Stogie Guys Free Newsletter

Subscribe today for a chance to win great cigar prizes:

Presented by:

Stogie Reviews: Siglo Limited Reserve No. I

17 Mar 2010

I confess. I did with this brand exactly what your mother and Bo Diddley warned you never to do: judge by appearances. OK, if a Cuban brand owner had his business nationalized after the revolution, can you really fault him for using the same name and artwork on his new production in another country? He’s got a legitimate claim, right?

Siglo No. IWith Siglo, though, we’re talking about a Cuban brand that wasn’t on the market until the 1990s. So it’s hard to see anything at work here other than crass commercialism and hope for buyer confusion. (Then again, Sigl0-maker Altadis owns a share of the Cuban cigar company Habanos, which introduced the Cohiba Siglo line in 1992—not to be confused with the Dominican Cohibas made by Altadis competitor General Cigar.)

I had been ignoring this cigar, a practice that was reinforced by a number of poor reviews I’ve seen online. But a recent positive review on Doc Stogie’s podcast convinced me to give it a try.

I was pleasantly surprised. First, I have to say I’ve smoked only a couple of Cuban Siglos. From my memory, the Altadis version, said to have been blended under the direction of Frank Llaneza, tastes nothing like them.

That, however, doesn’t mean it is an unworthy smoke. In fact, it offers a winter-time size for those chilly days when you want a cigar but don’t want frostbite: the No. I (4.25 x 44). The even-smaller No. XXI is available in tins.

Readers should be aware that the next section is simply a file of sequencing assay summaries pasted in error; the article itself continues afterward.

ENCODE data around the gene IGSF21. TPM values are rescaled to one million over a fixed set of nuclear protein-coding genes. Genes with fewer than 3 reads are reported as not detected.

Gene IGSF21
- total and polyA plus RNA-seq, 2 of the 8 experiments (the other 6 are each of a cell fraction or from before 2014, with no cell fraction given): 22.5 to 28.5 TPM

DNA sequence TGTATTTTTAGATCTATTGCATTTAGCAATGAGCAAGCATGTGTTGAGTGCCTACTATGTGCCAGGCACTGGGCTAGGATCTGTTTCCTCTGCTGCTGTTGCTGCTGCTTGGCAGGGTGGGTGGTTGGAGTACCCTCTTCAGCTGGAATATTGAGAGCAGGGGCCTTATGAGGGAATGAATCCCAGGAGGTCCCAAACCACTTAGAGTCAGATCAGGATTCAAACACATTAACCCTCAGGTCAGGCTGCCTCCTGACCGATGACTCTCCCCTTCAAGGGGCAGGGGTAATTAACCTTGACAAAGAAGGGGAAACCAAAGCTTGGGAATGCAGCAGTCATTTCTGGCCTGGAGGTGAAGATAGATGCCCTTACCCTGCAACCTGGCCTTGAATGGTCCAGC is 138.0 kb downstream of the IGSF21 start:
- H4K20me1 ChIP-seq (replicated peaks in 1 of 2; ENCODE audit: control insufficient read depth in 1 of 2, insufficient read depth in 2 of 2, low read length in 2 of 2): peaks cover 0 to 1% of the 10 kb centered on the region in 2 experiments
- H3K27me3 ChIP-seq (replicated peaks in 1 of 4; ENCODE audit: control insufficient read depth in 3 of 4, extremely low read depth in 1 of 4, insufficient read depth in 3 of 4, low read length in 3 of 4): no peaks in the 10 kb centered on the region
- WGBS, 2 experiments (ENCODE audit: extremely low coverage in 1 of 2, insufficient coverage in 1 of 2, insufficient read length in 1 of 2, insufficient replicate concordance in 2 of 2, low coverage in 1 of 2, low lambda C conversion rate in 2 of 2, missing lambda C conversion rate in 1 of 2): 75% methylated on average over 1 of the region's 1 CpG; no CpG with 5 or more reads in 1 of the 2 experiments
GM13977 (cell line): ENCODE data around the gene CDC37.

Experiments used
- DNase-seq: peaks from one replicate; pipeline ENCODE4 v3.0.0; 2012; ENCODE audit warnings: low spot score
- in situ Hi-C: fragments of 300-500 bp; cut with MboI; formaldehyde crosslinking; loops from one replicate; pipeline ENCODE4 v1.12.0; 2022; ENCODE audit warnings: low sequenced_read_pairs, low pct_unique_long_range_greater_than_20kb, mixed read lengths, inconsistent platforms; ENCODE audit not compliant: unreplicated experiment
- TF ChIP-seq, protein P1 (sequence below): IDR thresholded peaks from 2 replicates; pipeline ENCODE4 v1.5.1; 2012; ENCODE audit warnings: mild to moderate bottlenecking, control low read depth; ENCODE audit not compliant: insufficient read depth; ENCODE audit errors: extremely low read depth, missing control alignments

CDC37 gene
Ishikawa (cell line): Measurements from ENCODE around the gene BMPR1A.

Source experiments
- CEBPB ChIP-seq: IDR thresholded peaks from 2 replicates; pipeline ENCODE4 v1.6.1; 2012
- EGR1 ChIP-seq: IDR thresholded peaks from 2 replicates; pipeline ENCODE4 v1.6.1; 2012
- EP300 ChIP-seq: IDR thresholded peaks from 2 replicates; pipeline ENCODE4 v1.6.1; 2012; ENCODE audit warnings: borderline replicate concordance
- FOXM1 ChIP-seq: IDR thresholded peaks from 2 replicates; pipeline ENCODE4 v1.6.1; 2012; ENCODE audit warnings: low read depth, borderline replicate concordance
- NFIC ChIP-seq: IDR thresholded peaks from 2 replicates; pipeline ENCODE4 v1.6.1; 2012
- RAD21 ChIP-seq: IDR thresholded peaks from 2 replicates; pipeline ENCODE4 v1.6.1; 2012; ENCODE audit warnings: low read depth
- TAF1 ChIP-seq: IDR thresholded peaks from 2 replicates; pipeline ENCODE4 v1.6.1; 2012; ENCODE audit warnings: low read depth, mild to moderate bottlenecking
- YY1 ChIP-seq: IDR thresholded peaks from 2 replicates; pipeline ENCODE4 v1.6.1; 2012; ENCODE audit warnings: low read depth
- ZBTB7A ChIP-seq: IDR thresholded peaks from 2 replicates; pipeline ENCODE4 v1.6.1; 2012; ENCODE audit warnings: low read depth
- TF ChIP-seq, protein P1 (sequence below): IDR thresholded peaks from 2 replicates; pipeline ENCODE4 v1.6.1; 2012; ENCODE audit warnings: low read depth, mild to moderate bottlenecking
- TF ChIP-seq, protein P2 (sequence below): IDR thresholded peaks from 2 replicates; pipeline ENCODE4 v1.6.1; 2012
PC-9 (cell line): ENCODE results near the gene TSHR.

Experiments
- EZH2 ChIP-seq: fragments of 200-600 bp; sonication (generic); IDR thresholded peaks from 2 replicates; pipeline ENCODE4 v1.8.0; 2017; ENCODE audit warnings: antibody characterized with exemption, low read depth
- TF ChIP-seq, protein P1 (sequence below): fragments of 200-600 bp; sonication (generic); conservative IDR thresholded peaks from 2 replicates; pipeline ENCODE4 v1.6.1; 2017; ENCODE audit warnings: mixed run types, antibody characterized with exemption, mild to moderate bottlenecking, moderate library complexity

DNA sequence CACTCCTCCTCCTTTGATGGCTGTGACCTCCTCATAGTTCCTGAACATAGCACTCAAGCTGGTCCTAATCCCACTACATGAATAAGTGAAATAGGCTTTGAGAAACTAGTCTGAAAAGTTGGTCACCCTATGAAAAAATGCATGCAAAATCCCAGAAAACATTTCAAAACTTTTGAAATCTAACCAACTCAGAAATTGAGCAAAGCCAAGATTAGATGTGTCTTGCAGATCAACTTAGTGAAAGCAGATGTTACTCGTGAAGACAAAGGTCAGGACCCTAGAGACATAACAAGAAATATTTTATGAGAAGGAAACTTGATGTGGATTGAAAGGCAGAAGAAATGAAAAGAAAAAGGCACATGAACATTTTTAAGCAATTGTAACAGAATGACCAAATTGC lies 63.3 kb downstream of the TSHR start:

There are eight other vitolas in addition to a maduro line. According to Altadis’ website, the regular line features an Ecuadorian Cubano wrapper around and a Nicaraguan binder and a mix of Nicaraguan and Honduran filler. Other sources have different information.

To be honest, though, what really makes this cigar stand out is the price. If you smoke several cigars a day or are looking for a cigar to enjoy when you’re doing something else, the Siglo is one to consider. It’s far better than a cheap yard-gar but only a bit more expensive. The No. I can be found for under $4, while the No. III, a 6.5-inch stick with a 44 ring gauge, runs around $5 or less.

While this is not a great cigar by any means, it isn’t one to totally ignore, either. I rate this stick three stogies out of five.

[To read more cigar reviews, please click here.]

George E

photo credit: JR Cigar

4 Responses to “Stogie Reviews: Siglo Limited Reserve No. I”

  1. mighty Wednesday, March 17, 2010 at 6:11 am #

    Price is about the only thing that even makes this cigar noteworthy, imo. It had ok flavor,no real complexity, and I remember it had a very quick and dry finish which I wasn't the biggest fan of.

    George is right though, for the price these are much better than most of the really cheap bundle type cigars.

  2. Dave in Ashburn Wednesday, March 17, 2010 at 6:19 am #

    I too was prejudiced against this cigar because of the name. Same goes for Dominican Cohibas. Last year I was given one of the Siglos at the local B&M and ended up smoking it 7 or 8 months later. It definitely exceeded my expectations.

    Of course, I won't be buying any in the future simply because of the name.

  3. Luke - AspiringGent Thursday, March 18, 2010 at 6:10 am #

    I agree that the price is really the only thing going for this cigar. And I do think there are better options in that price range, particularly with a bit of shopping around.

  4. smokin' Thursday, March 18, 2010 at 1:22 pm #

    I agree with Luke and mighty. The price is all that recommends this. I smoked a couple this summer and found they burned poorly and were harsh. I bought 3, smoked one. Tried another a couple of days later and pitched it after about the half way point. I didn't even smoke the third one-just threw it away.